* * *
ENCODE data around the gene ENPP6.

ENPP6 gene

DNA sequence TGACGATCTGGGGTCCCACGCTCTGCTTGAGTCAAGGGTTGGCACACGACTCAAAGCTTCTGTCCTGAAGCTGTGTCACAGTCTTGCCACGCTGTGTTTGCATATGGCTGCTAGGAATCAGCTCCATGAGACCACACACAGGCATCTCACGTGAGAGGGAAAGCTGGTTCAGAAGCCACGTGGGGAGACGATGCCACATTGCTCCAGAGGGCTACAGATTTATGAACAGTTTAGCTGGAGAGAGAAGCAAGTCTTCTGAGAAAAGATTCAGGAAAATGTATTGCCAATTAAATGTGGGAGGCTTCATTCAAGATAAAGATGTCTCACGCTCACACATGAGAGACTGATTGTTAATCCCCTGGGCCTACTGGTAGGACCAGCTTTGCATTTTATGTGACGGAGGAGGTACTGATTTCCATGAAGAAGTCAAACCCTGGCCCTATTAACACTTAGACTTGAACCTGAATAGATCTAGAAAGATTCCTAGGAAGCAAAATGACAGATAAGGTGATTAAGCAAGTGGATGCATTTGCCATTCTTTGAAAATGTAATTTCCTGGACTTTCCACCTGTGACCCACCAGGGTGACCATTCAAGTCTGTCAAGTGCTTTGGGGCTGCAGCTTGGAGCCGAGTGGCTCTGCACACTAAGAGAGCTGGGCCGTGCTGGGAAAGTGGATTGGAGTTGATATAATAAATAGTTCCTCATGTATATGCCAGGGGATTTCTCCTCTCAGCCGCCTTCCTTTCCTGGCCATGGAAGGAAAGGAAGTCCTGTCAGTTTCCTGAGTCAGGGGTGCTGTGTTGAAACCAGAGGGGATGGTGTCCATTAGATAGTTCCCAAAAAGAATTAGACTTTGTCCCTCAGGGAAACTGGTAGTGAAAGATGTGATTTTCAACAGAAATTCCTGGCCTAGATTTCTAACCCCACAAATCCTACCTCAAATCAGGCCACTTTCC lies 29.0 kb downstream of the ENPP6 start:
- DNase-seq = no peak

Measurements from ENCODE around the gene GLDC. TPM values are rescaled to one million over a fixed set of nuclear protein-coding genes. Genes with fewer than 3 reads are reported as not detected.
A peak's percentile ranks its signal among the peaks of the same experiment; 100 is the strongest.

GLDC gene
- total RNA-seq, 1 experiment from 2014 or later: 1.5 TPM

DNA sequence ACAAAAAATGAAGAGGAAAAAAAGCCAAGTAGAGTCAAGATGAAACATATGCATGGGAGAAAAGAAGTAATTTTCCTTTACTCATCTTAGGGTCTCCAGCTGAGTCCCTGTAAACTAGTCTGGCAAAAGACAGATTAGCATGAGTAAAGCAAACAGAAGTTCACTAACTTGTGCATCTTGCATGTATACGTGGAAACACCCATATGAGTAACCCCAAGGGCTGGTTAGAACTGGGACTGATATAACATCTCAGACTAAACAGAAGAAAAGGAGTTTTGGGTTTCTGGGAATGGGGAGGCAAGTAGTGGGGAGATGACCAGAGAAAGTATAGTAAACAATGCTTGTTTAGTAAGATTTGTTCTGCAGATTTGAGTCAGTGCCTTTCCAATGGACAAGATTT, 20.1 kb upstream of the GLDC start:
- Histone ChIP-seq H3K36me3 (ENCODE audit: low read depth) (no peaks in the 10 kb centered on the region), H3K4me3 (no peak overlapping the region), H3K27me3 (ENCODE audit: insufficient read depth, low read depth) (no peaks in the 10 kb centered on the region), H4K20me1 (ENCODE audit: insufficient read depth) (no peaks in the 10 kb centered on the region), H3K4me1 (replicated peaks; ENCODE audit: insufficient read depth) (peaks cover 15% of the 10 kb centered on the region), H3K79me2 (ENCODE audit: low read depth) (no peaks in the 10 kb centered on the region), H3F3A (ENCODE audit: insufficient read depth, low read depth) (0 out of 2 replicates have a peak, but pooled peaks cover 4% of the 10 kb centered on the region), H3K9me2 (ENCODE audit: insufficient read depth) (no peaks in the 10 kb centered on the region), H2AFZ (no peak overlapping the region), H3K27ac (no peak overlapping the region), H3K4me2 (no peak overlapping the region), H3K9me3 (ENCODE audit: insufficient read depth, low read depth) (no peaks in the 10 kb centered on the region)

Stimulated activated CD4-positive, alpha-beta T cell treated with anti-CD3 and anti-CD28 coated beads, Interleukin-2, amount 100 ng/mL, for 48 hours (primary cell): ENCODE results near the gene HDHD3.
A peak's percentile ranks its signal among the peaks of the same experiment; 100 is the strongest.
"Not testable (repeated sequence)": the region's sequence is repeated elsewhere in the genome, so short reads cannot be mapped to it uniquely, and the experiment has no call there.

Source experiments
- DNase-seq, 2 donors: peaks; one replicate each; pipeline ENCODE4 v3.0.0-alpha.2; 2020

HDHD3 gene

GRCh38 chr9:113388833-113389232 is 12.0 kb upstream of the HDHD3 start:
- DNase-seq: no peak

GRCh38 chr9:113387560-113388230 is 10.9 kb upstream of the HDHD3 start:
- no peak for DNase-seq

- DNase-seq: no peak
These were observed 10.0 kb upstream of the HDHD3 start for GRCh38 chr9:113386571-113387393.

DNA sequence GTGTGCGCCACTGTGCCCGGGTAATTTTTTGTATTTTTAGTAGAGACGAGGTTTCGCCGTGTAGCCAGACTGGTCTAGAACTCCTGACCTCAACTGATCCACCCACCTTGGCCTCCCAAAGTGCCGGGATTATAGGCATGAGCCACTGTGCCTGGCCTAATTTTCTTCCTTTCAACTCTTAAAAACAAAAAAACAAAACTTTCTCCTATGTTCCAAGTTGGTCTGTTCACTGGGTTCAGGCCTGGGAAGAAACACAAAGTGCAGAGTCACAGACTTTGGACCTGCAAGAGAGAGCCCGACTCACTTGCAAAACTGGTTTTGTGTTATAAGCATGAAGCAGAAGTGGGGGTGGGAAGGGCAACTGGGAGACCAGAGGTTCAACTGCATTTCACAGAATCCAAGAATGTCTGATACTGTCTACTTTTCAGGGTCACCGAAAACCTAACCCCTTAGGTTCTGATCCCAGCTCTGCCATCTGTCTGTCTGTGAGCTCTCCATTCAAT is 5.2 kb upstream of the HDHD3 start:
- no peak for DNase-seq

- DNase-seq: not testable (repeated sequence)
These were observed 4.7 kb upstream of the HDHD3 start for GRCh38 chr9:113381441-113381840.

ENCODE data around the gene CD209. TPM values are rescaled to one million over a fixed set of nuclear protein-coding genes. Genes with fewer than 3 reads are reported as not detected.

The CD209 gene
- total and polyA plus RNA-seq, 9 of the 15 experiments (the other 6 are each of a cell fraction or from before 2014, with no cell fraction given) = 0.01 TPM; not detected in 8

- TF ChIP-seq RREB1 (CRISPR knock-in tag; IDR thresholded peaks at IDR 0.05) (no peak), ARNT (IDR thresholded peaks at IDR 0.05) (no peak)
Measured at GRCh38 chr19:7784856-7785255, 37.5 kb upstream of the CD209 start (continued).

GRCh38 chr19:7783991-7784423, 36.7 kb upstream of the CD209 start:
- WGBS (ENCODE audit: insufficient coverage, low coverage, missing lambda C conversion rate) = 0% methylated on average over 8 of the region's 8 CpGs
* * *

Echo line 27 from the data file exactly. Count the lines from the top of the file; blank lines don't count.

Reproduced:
ENCODE data around the gene CD209. TPM values are rescaled to one million over a fixed set of nuclear protein-coding genes. Genes with fewer than 3 reads are reported as not detected.